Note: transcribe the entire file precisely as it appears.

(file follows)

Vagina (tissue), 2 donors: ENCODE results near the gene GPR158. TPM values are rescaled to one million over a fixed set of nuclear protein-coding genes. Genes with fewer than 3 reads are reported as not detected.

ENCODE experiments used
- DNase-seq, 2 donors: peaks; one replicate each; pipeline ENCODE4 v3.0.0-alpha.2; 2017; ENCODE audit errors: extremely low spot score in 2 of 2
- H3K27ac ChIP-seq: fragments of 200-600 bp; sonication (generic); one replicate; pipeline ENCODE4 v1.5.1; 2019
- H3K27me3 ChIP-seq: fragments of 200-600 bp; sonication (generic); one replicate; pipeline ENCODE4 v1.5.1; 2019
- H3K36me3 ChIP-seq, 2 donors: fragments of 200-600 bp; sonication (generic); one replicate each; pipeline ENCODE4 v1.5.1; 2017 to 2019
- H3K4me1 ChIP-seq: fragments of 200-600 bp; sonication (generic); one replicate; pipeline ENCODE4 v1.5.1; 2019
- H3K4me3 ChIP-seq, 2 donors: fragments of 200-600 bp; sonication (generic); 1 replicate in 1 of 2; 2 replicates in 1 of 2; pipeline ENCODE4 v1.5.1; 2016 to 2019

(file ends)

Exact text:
Vagina (tissue), 2 donors: ENCODE results near the gene GPR158. TPM values are rescaled to one million over a fixed set of nuclear protein-coding genes. Genes with fewer than 3 reads are reported as not detected.

ENCODE experiments used
- DNase-seq, 2 donors: peaks; one replicate each; pipeline ENCODE4 v3.0.0-alpha.2; 2017; ENCODE audit errors: extremely low spot score in 2 of 2
- H3K27ac ChIP-seq: fragments of 200-600 bp; sonication (generic); one replicate; pipeline ENCODE4 v1.5.1; 2019
- H3K27me3 ChIP-seq: fragments of 200-600 bp; sonication (generic); one replicate; pipeline ENCODE4 v1.5.1; 2019
- H3K36me3 ChIP-seq, 2 donors: fragments of 200-600 bp; sonication (generic); one replicate each; pipeline ENCODE4 v1.5.1; 2017 to 2019
- H3K4me1 ChIP-seq: fragments of 200-600 bp; sonication (generic); one replicate; pipeline ENCODE4 v1.5.1; 2019
- H3K4me3 ChIP-seq, 2 donors: fragments of 200-600 bp; sonication (generic); 1 replicate in 1 of 2; 2 replicates in 1 of 2; pipeline ENCODE4 v1.5.1; 2016 to 2019